Fans are hoping a successful safe standing trial involving Manchester City, Manchester United, Tottenham, Chelsea and Cardiff City next year will bring the atmosphere back to stadiums, writes Laura Lawrence.
There are 96 white seats on the lower tier of the West Stand at Hillsborough. They contrast with the royal blue that surround them for a reason. They are a reminder of the lives that were lost in 1989. On the anniversary of the Hillsborough disaster, a red rose is placed on each white seat to remember every Liverpool fan who died that day. Hopefully an extra seat will be added soon for Andrew Devine, the 97th victim of the tragedy.
No football stadium is as stringently monitored and audited as Hillsborough with regards to health and safety. Sheffield Wednesday quickly turned the whole stadium into all-seater after the Taylor Report and the ground has had its capacity reduced significantly, and some might say too cautiously.
All-seater stadiums are a legacy of perceived safety issues. Protection from poorly designed stadia, unprepared security and policing and, of course, the age of hooliganism.
Does it still apply in these days of newly-built stadia, focused football policing and minimal acts of hooliganism within the grounds?
From January 1st, 2022, five clubs will take part in a safe standing pilot. Manchester City, Manchester United, Tottenham, Chelsea and Cardiff City have been granted licences to operate safe standing sections within their grounds.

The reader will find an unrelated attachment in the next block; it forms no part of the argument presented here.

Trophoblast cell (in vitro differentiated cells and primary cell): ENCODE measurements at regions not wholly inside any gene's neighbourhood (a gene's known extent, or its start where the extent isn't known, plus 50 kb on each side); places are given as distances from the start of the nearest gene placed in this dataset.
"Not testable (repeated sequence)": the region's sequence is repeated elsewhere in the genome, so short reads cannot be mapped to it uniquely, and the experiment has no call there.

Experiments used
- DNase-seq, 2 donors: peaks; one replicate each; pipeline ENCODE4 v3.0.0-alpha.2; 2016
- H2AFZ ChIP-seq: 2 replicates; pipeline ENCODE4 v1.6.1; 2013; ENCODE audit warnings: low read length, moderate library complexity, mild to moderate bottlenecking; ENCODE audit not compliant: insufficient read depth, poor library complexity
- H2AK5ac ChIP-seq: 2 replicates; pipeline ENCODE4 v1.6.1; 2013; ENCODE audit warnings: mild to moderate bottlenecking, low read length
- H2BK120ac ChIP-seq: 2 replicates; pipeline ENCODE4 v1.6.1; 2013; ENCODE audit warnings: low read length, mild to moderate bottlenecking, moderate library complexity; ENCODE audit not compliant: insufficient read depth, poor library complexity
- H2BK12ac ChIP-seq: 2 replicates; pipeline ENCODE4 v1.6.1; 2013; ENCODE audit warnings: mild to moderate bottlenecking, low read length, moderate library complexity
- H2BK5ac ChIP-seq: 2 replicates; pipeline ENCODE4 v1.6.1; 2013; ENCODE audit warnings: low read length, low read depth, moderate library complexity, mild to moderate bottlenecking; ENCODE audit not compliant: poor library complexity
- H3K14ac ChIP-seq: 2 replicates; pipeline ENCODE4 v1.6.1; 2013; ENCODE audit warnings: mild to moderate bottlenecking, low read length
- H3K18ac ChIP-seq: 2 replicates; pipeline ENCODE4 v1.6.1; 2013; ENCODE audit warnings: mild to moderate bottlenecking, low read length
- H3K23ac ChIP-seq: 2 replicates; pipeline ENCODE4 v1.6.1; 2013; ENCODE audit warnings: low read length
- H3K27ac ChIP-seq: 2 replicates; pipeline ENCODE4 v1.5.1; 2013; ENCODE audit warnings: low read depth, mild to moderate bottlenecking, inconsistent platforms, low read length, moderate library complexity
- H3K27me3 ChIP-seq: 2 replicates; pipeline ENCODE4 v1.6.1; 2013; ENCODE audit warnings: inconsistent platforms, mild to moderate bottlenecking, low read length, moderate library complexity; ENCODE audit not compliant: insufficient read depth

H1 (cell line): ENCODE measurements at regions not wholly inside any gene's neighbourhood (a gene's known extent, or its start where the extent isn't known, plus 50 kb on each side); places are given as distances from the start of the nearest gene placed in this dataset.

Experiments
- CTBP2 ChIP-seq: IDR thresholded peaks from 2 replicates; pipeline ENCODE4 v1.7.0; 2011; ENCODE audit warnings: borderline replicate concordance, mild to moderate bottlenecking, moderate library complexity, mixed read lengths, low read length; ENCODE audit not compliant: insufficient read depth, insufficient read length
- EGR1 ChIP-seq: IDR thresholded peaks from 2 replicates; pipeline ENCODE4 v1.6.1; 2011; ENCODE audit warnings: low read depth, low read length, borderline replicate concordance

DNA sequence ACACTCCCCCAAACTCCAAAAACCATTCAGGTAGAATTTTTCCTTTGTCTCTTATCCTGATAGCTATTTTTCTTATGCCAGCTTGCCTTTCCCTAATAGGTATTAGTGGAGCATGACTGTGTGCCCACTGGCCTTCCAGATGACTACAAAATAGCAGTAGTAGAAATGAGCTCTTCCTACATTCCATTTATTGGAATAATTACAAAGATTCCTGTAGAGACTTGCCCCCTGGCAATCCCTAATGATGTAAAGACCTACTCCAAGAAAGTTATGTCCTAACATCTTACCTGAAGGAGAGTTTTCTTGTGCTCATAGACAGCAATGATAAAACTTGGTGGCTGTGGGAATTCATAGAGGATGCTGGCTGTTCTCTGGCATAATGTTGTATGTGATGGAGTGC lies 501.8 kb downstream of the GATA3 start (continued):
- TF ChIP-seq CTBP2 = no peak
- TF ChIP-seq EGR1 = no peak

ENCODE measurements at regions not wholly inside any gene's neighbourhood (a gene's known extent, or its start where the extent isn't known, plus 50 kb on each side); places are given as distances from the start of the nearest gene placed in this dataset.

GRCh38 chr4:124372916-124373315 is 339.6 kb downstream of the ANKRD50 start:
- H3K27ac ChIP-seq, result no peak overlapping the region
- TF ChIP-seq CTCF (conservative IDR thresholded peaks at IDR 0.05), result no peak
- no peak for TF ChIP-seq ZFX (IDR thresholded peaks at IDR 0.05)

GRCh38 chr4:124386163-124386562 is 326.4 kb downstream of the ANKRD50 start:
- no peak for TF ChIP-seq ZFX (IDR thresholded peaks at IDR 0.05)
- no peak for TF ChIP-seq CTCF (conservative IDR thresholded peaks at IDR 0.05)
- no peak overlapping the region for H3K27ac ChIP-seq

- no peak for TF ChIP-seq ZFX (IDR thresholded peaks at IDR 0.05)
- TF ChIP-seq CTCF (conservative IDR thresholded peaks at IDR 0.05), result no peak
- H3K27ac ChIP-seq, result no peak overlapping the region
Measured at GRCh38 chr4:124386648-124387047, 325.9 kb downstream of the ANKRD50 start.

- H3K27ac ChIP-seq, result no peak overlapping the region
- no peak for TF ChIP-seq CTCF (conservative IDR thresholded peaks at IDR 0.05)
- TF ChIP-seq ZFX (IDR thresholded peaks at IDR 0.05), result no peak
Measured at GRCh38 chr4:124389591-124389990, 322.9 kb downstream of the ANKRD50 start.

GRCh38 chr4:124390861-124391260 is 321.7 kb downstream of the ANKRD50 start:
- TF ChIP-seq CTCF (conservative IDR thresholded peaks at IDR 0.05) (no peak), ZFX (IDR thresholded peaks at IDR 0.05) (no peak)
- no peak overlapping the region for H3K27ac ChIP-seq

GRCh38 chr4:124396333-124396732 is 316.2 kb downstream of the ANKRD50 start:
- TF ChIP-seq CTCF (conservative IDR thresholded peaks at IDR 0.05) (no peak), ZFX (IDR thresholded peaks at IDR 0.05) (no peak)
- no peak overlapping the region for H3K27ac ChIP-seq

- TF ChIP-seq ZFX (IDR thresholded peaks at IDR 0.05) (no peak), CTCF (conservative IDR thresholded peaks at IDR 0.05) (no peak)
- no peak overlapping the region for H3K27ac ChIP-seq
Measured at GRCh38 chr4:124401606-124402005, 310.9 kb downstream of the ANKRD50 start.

The Guardian have reported that Liverpool are conducting their own pilot which will involve safe standing but only at “particular moments of excitement of the game”. Not entirely sure what this constitutes because rarely do you see a supporter sitting still with their hands neatly in their lap when their team is through on goal. The demand to stand is clearly there.
It’s pleasing to see this being piloted. It’s been proven, in a report by England’s Sports Grounds Safety Authority (SGSA), that safe standing had an effect on fan behaviour and reduced the risk of fans collapsing on each during celebrations and that “there has been very little conflict as a result of standing”.
What it could bring back is atmosphere to stadiums. Too many bowl-built grounds lack the ability to generate noise, singing or pleasure. There is something about standing on a terrace. Waves of excitement that build the tension and enjoyment. Grounds that have seating and standing areas provide choice for supporters to enjoy the game as they want to experience it. The safety has been tested elsewhere. I hope the pilots discover the same.
Standing on the Leppings Lane end did not kill the 97 Liverpool supporters in 1989. Opening the gates, ineptitude and containing fans in steel pens like cattle did.
I hope that Sheffield Wednesday and Hillsborough will be allowed to move forward too.
Follow Laura on Twitter @YICETOR